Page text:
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How Kolkata got its parantha

Mughlai parantha in a Kolkata restaurant. File Photo   | Photo Credit: SUSHANTA PATRONOBISH

It has been an enigma, how Kolkata got its special ‘Mughlai paranthas’ or the fine Mughlai cuisine that’s even better than that of Lucknow, Hyderabad, Delhi and Bhopal. “Calcutta’s Mughlai paranthas are just celestial. I’ve never tasted anything better than this,” wrote Iranian writer Ali Disti, who later became a vegetarian.

The Mughlai parantha originated during Jehangir’s time. Bored with simple paranthas with qeema (not kheema: that is a corrupted form of the Arabic qeema), he gave his cook Adil Hafiz Usman 10 days to think up something unconventional. On the ninth day Usman made zabir-fala or anda-roti ( zabir is egg and fala is bun in Pehlavi) which came to be known as Mughlai parantha. Jahangir was delighted and gave Usman 1,001 gold coins.

Usman was originally from Burdwan, now in West Bengal. He didn’t teach other chefs the complete process of making Mughlai parantha: he kept that for his son. When Burdwan became the Mughal empire’s official revenue-collection centre for Bengal at the time of Shah Jahan, eateries serving Mughlai cuisine came up.

Usman told his son not to go and work in Avadh (Lucknow), Dilli, Agra or Dakkhan (Bijapur, Aurangabad, Hyderabad) after a chef from Lucknow insulted him. Usman’s son Farogh began to experiment with Mughlai paranthas at Burdwan and never shared the formula with the chefs of Lucknow and Dilli (from Barbara Mansfield: History of Mughal India and its Cuisine). It remained with the seven sons of Farogh. When their descendants began to work as chefs in 19th century Calcutta, Mughlai paranthas became Calcutta’s own dish. It was relished by Bengali gourmets as also the men of the East India Company.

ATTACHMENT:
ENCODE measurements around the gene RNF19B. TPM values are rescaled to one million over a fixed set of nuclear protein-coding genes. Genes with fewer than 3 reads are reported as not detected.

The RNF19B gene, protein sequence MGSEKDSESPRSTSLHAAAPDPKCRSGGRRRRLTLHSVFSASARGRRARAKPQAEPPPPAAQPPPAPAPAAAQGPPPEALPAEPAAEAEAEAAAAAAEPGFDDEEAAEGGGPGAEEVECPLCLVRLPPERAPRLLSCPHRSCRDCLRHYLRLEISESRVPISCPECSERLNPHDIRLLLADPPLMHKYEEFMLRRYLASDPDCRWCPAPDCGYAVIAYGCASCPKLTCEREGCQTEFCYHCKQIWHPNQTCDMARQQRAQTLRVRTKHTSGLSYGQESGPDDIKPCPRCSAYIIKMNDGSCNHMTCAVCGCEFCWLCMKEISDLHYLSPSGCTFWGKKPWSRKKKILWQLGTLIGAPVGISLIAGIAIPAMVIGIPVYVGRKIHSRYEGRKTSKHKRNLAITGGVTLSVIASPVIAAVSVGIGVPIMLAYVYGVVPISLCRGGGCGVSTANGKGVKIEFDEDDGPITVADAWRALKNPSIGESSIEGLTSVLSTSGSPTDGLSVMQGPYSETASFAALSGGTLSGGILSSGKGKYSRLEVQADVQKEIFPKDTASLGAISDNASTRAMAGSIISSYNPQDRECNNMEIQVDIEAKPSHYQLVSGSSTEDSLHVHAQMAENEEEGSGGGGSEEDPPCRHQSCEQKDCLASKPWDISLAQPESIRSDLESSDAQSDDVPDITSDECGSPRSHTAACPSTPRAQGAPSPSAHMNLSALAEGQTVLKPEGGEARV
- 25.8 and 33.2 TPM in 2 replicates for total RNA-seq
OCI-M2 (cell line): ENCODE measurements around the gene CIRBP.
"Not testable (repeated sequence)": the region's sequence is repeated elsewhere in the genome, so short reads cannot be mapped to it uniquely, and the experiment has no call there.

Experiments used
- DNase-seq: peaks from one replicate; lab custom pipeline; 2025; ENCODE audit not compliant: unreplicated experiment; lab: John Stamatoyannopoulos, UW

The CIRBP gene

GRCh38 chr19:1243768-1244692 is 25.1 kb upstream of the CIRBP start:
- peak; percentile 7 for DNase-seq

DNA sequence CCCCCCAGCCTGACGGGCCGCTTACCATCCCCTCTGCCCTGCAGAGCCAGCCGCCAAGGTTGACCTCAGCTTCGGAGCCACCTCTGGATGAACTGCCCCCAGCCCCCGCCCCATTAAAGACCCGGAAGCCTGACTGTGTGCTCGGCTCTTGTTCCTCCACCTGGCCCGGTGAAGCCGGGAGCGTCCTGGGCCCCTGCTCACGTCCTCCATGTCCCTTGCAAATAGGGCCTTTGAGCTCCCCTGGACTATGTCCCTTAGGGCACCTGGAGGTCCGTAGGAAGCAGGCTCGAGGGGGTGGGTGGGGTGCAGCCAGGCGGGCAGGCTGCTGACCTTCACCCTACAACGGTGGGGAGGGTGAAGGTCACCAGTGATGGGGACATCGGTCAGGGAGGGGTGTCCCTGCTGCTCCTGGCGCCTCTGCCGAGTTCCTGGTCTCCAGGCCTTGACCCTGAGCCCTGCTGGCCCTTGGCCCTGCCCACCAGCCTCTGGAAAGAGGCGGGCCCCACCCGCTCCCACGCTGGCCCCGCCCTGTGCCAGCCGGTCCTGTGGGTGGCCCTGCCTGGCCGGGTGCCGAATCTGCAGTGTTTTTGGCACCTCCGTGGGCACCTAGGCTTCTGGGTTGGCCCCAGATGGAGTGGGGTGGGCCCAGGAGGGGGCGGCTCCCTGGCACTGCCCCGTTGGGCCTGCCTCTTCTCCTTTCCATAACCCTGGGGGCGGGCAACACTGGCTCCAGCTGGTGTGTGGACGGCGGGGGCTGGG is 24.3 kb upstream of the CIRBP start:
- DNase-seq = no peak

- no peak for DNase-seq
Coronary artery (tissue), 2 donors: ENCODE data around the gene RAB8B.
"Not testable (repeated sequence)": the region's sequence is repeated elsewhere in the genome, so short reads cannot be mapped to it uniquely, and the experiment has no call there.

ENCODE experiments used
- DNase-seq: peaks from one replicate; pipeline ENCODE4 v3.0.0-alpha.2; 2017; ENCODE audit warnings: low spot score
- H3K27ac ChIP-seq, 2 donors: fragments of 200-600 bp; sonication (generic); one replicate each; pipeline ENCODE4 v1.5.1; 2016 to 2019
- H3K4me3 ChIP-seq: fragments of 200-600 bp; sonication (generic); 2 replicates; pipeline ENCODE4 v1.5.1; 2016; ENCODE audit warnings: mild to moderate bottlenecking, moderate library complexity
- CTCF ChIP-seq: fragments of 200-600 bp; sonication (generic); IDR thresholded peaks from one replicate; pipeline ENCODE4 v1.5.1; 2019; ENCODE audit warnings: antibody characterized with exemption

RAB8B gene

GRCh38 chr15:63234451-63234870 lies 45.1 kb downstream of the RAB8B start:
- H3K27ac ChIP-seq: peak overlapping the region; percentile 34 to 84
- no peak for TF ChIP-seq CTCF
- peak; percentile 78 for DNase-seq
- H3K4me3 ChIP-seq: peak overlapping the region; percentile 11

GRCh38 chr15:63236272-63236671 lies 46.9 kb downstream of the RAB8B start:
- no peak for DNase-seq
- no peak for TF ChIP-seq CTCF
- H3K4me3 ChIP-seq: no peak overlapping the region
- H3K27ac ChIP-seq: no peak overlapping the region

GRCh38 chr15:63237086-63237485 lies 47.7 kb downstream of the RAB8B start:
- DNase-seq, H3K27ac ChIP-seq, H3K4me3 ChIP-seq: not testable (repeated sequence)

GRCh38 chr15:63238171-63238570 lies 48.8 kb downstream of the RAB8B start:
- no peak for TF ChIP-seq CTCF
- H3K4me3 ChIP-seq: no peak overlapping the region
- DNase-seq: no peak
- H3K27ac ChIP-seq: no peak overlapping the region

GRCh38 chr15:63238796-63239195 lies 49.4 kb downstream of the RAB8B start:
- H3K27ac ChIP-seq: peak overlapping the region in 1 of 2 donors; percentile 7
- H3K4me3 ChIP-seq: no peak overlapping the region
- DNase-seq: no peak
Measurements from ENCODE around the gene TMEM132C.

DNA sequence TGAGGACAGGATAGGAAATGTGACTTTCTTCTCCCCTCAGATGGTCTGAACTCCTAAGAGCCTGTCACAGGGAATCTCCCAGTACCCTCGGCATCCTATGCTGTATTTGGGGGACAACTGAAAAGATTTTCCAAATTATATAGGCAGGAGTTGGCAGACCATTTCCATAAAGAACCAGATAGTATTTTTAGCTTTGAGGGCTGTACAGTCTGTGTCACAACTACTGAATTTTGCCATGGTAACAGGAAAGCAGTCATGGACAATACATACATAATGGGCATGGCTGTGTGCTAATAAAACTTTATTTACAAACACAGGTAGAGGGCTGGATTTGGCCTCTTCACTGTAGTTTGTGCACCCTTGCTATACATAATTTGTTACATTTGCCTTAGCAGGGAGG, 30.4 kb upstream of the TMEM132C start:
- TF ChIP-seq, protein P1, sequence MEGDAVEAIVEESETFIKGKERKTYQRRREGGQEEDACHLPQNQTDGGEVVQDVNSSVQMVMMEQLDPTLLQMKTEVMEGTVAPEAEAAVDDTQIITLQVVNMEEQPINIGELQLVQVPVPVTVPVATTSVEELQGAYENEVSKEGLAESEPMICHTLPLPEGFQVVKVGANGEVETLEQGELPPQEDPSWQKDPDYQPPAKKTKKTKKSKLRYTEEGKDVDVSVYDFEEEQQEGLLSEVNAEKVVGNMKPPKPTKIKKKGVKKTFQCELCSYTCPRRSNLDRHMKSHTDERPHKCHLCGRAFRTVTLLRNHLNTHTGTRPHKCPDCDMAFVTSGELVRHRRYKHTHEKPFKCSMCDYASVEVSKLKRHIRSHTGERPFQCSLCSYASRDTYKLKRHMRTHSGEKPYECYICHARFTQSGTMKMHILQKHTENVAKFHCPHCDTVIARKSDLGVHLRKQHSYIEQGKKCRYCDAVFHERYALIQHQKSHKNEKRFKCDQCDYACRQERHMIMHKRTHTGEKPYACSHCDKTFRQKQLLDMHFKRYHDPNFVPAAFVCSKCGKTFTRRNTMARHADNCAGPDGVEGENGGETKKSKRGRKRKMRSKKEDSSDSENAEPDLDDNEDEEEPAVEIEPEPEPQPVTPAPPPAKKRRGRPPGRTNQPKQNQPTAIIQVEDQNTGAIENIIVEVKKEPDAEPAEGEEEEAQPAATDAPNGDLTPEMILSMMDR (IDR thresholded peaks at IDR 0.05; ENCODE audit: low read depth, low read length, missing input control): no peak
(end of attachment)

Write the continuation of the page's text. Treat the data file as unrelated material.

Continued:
Hotel Nizam, Aminia (at Esplanade), Shiraz and Regent became hot-spots for Mughlai paranthas. The crispness you find in Calcutta you don’t find elsewhere. Nizam’s rolls and Mughlai paranthas are still enjoyed by the staff of Writers’ Building. Chief Minister Bidhan Chandra Roy would religiously have a Mughlai parantha each day. In the 1940s, Shiraz on Park Street had a chef whose paranthas were unbeatable. He was a descendant of Adil Usman.

Though many from the Usman clan migrated to Pakistan and opened eateries there, they couldn’t make a parantha as tasty as that of Calcutta. There should be something in the water and air of Calcutta that aids the reputation!


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Printable version | Sep 18, 2021 10:25:03 AM |

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